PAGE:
ALIEN 45th Anniversary

45 years after its release, ALIEN manages to scare and enthrall viewers both old and new alike.

ALIEN 45th Anniversary

There's a scene in ALIEN that still gets me every time, which is pretty darned impressive considering that I've been watching this film since I was 11. Ridley Scott's original science-fiction experiment has become a cultural icon, but it's something more than that as well: it's timeless good moviemaking.

The classic science fiction horror masterpiece has been given now life in cinemas this week as part of its 45th anniversary tour, and I was lucky enough to have time to see it at my local cinema. I went with a friend and surrogate big-brother, which is apropos to how I used to watch the film as a kid: with my dad. (I also used to watch ALIEN while wearing an old army helmet and tucked into a fortress of defensive pillows).

We piled into the cinema with a handful of other late-night moviegoers, some of whom were clearly fans who had seen the film when it first came out. My friend reminisced about his own experience seeing it for the first time, where a woman next to him got so scared that she jerked backwards in her chair so hard she almost broke her elbow.

But not everyone had seen ALIEN before.

Behind us, a group of boisterous guys in their 40s came in loaded for bear with bottles of wine and snacks. Whenever this happens at the movies, I think to myself, "oh no," because normally these kinds of people are pretty disruptive.

But, for the whole course of the film, the only sounds coming from behind me (aside from the occasional clink of a glass or crunch of buttery popcorn) were gasps, laughs, and muffled cries of terror.

It was awesome.

There's something magical about the shared experience that happens during a horror film at the cinema: it's good to be scared together in a safe environment. But I've seen modern horror films that didn't elicit even half so rapt an engagement with the story on the screen as this showing of a 45-year-old film.

Ridley Scott did manage to immerse the film within a sense of timelessness that aids its far-future setting. There are a few old computers, a few things that seem dated - but they don't detract from the experience. The special effects are all classic models, basic green screens, and tricks of the camera: nothing even close to the CGI explosions we take for granted nowadays.

The sets in ALIEN are completely enclosed, built to create a confined sense of claustrophobia. That also limits how the camera can move... and limitations create the best art. The subtlety of light and sound, defined by these confined spaces, cannot be understated. Tighter and tighter shots pull us into the tension; the rhythm of a heartbeat beneath a moment of conversation is just barely audible, but your own heart begins to drum in time.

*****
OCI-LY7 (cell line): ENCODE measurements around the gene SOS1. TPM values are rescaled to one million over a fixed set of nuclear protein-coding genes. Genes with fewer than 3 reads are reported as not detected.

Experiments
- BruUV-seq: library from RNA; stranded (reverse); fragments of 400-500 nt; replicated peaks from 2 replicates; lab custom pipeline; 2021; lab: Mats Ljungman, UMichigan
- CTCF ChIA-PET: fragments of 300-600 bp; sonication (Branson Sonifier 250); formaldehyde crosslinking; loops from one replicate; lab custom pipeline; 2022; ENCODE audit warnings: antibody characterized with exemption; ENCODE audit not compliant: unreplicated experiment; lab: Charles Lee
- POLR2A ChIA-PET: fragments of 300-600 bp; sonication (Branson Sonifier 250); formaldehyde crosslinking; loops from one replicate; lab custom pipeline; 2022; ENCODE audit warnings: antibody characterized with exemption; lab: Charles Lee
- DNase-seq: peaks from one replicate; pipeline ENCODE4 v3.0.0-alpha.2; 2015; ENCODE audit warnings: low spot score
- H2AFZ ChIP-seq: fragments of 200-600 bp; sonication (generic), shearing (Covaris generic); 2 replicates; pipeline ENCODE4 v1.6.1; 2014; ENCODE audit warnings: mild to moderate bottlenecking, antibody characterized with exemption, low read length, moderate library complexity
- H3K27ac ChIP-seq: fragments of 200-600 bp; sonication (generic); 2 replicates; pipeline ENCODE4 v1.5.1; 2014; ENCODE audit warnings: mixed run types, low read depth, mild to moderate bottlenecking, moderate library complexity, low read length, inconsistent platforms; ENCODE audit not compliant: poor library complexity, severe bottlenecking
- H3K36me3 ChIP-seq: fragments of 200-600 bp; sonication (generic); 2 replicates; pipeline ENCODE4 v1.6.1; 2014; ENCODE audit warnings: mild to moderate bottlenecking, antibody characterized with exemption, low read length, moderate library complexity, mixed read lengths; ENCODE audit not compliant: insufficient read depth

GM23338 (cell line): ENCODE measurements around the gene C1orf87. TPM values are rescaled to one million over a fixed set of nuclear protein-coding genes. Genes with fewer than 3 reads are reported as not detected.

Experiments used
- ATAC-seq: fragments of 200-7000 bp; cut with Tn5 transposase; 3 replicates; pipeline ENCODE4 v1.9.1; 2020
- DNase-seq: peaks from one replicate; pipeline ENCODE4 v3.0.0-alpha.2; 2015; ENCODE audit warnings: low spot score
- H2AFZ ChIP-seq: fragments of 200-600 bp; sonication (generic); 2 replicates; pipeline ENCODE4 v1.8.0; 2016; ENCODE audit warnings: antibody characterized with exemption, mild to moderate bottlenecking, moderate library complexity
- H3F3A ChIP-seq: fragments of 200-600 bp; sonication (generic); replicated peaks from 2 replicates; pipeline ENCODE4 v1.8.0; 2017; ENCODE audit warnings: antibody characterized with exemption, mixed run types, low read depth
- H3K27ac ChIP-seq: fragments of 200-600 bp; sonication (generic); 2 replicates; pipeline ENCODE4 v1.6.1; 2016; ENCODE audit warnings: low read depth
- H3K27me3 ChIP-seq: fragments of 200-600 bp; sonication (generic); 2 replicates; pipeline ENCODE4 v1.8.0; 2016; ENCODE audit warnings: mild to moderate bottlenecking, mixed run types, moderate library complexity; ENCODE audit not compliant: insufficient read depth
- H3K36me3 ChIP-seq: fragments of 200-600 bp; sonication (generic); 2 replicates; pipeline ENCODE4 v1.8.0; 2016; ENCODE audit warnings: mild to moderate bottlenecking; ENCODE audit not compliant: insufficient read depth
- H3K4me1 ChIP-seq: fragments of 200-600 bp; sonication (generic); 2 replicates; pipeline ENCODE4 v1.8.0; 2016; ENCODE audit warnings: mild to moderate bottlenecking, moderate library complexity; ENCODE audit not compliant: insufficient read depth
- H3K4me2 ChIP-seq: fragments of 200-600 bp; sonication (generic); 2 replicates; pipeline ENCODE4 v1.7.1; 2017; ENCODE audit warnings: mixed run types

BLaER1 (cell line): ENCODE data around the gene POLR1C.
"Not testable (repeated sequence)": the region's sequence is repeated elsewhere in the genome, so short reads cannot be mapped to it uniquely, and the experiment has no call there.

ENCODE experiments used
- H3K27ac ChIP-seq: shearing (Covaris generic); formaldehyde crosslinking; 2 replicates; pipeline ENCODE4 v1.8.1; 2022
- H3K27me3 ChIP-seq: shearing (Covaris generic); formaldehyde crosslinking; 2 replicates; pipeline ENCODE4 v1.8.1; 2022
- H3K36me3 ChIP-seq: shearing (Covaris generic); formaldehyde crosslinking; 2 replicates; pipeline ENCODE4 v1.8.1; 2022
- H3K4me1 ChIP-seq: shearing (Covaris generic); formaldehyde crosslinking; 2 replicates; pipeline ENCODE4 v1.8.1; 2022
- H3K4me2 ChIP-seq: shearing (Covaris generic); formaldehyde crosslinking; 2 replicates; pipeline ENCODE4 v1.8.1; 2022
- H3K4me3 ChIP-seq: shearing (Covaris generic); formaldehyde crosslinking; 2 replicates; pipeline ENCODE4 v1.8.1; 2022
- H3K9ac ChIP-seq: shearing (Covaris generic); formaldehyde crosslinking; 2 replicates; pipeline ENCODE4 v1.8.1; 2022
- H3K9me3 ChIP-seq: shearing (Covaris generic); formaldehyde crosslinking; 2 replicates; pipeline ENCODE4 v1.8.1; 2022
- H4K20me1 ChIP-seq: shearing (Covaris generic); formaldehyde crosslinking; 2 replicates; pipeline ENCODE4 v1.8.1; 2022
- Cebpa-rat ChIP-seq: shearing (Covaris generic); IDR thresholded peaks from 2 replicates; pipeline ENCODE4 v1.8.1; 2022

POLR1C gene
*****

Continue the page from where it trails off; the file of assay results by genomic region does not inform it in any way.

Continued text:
Long stretches of relative silence and stillness create the canvas for brief explosions of sound and fury. Scott's vision is a patient one that asks the audience to agree to the immersion. Instead of dropping the audience into a CGI landscape too real to believe, this film invites the audience's collaboration in the experience: you become invested in physical space, and in the characters who inhabit it.

Everyone left the cinema feeling high. The guy behind me was jazzed about the movie (he'd just seen it for the first time). Another guy and his wife, who had gleefully taken the very front seats in the tiny theater, were ecstatic (they were clearly longtime fans). My friend and I stood around for a good fifteen minutes after the show, discussing the finer points of Scott's technique and wondering if he'll finally finish the prequel trilogy.

The horror genre rarely produces films that I like watching, but in ALIEN, there's a level of artistry that will forever engross me. It's science fiction, which is part of the puzzle, but it's also the sheer skill and effort going into every scene. It's a masterpiece not simply because it scares, but because its invitation to the suspension of disbelief is so subtle, so powerful, that you almost can't help but become invested. Even 45 years after its release, in a world dramatically changed in every way, ALIEN remains capable of capturing its audience in an intimate snare of tension that has to be seen and felt to be believed.

Hi there! I’m Odin Halvorson, a librarian, independent scholar, film fanatic, fiction author, and tech enthusiast. If you like my work and want to support me, please consider becoming a paid subscriber for as little as $2.50 a month!

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